Politics

An Inside Look into the Plan for the 116th Congress of the United States

The Democrats’ Plan For the New Congress

By: Dejon Virgo

Democrats may make significant gains in Congress following their House majority. (Credit: Madison.com)

The midterm elections of 2018 were a while ago and it is official that Democrats will take back the House after 8 years of Republican control. This gives Democrats a seat at the negotiating table for legislation.

On January 3rd 2018, the new Congress will be in session. Democrats will have 234 seats in the House and Republicans will have 201 seats.

In the Senate, Democrats will have 47 seats and Republicans will hold the majority with 53 seats.

President Donald Trump will now wake up to a new Congress with a different goal in mind for the coming year. Trump will focus on getting reelected in the 2020 presidential race.

Democrats have two main goals they plan to focus on while having control of the House: investigate and legislate.

Many Democrats will use their victory to put a check on Trump and all the shady business that’s been going on during his first two years in office.

According to ABC News, Democrats are planning to investigate Trump’s tax returns, his family business, and his Cabinet.

Elijah Cummings, the representative from Maryland’s 7th district, is likely going to be the chair of the oversight committee where he will have the power to order subpoenas. He has 64 subpoenas to be issued when he becomes chair.

Cummings is not the only Trump enemy to become chair of a powerful committee. Representative Adam Schiff  will be chair of the House intelligence committee where he said he wants to re-open the House’s investigation of Russia.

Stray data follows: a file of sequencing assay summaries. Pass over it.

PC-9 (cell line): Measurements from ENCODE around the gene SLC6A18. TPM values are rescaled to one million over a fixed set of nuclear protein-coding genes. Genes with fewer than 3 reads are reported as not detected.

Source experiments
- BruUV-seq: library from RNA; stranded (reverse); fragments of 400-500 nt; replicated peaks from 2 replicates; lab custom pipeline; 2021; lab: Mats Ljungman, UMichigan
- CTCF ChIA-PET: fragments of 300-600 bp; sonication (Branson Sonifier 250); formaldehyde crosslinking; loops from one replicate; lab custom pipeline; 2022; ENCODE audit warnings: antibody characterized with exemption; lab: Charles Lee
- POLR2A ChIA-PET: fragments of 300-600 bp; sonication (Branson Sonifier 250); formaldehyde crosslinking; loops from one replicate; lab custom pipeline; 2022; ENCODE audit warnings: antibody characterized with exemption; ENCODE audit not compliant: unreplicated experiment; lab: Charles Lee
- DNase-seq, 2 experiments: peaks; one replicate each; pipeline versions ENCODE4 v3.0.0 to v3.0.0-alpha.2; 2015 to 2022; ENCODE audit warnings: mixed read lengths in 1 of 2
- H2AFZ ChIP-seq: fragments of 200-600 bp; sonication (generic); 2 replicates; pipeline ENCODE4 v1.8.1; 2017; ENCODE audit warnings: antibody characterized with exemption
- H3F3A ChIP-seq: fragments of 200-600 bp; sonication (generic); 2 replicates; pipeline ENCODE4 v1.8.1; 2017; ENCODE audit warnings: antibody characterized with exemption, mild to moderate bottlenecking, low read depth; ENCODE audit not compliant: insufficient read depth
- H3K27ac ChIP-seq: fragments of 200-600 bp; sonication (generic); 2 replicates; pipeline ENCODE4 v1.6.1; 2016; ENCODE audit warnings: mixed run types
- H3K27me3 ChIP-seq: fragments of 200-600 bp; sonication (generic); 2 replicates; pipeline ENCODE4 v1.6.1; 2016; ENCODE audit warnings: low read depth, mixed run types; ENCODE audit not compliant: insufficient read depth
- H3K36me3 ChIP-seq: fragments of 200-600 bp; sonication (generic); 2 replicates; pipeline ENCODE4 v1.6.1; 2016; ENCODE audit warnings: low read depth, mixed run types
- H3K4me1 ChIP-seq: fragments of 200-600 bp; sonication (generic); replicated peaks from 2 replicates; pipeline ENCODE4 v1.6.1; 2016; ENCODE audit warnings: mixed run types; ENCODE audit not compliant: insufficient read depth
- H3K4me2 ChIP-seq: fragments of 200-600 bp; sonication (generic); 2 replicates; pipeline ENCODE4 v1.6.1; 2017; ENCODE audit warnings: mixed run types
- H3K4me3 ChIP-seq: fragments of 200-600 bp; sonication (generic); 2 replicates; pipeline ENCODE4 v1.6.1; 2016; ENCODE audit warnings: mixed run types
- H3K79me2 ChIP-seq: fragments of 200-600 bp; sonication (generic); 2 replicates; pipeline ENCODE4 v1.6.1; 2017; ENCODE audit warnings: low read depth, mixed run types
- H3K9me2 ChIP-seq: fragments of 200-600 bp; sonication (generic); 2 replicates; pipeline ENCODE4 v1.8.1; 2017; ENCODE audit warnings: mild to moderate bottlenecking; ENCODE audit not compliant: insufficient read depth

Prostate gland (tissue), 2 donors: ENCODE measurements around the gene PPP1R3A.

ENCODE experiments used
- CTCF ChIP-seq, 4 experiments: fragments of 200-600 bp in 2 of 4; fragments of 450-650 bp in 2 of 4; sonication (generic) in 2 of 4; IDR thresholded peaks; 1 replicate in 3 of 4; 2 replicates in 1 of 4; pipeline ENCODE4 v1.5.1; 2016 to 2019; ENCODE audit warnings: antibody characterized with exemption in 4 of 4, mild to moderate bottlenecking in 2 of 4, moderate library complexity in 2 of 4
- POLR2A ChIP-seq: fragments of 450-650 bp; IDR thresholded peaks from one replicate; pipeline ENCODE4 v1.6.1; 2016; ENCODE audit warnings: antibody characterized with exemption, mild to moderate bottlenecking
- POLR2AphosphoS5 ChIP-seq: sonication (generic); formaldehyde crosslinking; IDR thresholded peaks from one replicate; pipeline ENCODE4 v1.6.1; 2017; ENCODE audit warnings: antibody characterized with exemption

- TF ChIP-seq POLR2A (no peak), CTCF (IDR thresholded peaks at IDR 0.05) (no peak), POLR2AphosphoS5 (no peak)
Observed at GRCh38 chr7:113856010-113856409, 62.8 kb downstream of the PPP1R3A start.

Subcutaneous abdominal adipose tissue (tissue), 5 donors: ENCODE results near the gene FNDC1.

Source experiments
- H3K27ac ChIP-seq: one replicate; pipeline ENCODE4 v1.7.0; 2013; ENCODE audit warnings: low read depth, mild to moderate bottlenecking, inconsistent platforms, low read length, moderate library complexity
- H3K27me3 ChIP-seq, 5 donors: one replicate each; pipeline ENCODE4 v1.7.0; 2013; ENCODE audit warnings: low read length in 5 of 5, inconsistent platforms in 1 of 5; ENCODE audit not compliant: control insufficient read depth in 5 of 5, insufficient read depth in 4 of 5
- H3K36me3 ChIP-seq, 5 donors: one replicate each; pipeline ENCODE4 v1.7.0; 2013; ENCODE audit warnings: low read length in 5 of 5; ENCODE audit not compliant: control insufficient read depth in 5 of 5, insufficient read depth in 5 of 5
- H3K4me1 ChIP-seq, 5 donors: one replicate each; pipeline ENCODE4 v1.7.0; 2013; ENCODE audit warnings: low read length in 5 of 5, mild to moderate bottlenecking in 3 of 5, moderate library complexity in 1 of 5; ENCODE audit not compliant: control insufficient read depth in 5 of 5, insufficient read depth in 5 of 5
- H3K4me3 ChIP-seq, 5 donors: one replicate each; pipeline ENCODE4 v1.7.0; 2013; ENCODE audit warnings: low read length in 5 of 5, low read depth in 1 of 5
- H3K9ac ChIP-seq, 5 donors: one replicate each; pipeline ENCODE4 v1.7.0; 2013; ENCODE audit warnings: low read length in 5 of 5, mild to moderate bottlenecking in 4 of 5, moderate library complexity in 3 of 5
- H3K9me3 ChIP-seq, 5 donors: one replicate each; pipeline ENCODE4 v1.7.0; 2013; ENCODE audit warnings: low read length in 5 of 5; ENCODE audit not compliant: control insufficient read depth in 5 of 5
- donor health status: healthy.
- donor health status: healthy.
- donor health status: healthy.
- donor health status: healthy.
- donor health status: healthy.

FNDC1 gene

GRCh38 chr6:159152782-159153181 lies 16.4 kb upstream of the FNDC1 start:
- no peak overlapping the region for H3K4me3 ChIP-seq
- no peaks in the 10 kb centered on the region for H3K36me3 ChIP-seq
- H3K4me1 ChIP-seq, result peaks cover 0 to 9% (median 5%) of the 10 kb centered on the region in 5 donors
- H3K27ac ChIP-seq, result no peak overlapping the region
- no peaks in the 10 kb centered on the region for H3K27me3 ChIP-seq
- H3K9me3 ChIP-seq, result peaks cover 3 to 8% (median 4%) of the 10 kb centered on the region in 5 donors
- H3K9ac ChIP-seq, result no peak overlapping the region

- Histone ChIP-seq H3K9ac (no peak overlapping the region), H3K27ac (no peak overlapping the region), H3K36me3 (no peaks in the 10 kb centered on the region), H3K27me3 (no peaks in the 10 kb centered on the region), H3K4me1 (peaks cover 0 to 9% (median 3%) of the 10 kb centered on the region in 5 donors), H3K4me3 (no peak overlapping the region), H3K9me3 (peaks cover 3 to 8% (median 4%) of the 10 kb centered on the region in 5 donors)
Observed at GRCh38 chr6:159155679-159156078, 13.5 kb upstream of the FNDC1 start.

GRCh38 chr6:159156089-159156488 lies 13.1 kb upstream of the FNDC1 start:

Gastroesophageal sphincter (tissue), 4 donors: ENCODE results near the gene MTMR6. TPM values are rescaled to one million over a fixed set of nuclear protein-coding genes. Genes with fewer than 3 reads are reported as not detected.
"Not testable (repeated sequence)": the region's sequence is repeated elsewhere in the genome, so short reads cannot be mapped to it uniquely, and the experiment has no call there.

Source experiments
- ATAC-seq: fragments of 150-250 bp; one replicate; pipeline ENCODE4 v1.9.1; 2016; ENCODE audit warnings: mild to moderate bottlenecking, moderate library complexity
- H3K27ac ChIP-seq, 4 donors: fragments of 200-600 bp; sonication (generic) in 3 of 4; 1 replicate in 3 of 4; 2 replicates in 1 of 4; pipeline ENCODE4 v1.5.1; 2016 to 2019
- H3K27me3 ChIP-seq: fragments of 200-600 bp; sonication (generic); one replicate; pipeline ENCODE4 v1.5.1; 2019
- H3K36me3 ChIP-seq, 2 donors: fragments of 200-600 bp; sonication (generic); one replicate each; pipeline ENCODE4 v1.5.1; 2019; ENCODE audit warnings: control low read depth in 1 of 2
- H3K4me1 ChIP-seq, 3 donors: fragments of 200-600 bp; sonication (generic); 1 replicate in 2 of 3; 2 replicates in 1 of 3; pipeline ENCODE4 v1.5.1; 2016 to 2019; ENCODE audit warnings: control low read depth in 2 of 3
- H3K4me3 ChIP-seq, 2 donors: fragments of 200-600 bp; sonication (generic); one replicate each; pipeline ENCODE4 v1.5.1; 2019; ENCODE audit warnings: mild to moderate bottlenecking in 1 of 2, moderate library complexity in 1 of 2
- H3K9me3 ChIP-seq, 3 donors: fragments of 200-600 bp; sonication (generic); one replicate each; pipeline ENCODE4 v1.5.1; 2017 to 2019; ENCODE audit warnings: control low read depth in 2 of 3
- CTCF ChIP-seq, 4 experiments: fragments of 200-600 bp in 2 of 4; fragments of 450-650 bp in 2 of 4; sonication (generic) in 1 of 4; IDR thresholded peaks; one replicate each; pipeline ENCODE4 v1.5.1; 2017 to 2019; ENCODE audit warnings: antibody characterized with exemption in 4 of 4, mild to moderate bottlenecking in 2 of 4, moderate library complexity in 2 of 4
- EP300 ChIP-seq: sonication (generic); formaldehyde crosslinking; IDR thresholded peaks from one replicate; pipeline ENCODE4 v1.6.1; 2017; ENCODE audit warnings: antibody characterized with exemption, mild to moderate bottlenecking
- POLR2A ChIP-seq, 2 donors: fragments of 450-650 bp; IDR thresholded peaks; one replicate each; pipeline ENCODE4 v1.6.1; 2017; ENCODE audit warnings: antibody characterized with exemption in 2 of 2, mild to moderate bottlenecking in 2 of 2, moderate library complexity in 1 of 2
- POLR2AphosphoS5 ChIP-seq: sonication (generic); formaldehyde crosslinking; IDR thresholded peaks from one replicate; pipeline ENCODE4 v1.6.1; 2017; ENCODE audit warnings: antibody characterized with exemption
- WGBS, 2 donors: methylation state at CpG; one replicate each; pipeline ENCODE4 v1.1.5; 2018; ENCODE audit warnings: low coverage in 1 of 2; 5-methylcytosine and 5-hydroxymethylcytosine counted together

Representative Maxine Waters will be chair of the House financial services committee where she will have the power to subpoena Trump’s tax returns.

Jerrold Nadler will be chair of the House judiciary committee. He is ready to investigate Trump for his tax returns, business deals, and Cabinet. The Cabinet has caused some concern for its outrageous spending habits.

The new Democratic House also has plans to oversee the Trump administration by holding a hearing on the family separation policy rolled out in the summer of 2017 and the addition of U.S. troops to the southern border.

They will also oversee other conflicts of interest, such as Ivanka Trump’s use of a private email to carry out government business, according to The Washington Post.

Democrats can’t just investigate and provide oversight, they must also show that they can pass legislation. Many have promised voters that they will fight to protect pre-existing conditions such as DACA.

The Democrats may have won the House but the Senate and Presidency still belong to the Republicans. They can’t work on legislation that leans too left, so bipartisanship is key for the Democrats.

Democrats and Republicans share common views when it comes to criminal justice reform, infrastructure, and drug prices. These are topics that for now have bipartisan support and can be passed through Congress.

Nancy Pelosi, who may become Speaker of the House, has called for bipartisanship in a press conference following Election Day. “We will strive for bipartisanship. We believe that we have a responsibility to seek common ground where we can. Where we cannot must stand our ground, but we must try.”

Immigration, taxes, and Obamacare will continue to be hot-button issues that the two parties disagree on. Any attempt to pass legislation on these issues will likely be met with gridlock.  

In early 2017, there was a deal between the Trump administration and Democrats to give DACA recipients citizenship in exchange for border wall funding.

Trump backed out of this deal because he wanted to include an end to “chain migration” and the visa lottery system.

This deal may resurface because Trump’s signature promise to his supporters is to build the wall on the southern border, and many Democrats want to protect the Dreamers.

The 116th Congress will consist of a Democrat and Republican majority seeking to learn to govern with divided views. The question is whether both parties can maintain bipartisanship when they take office in January.

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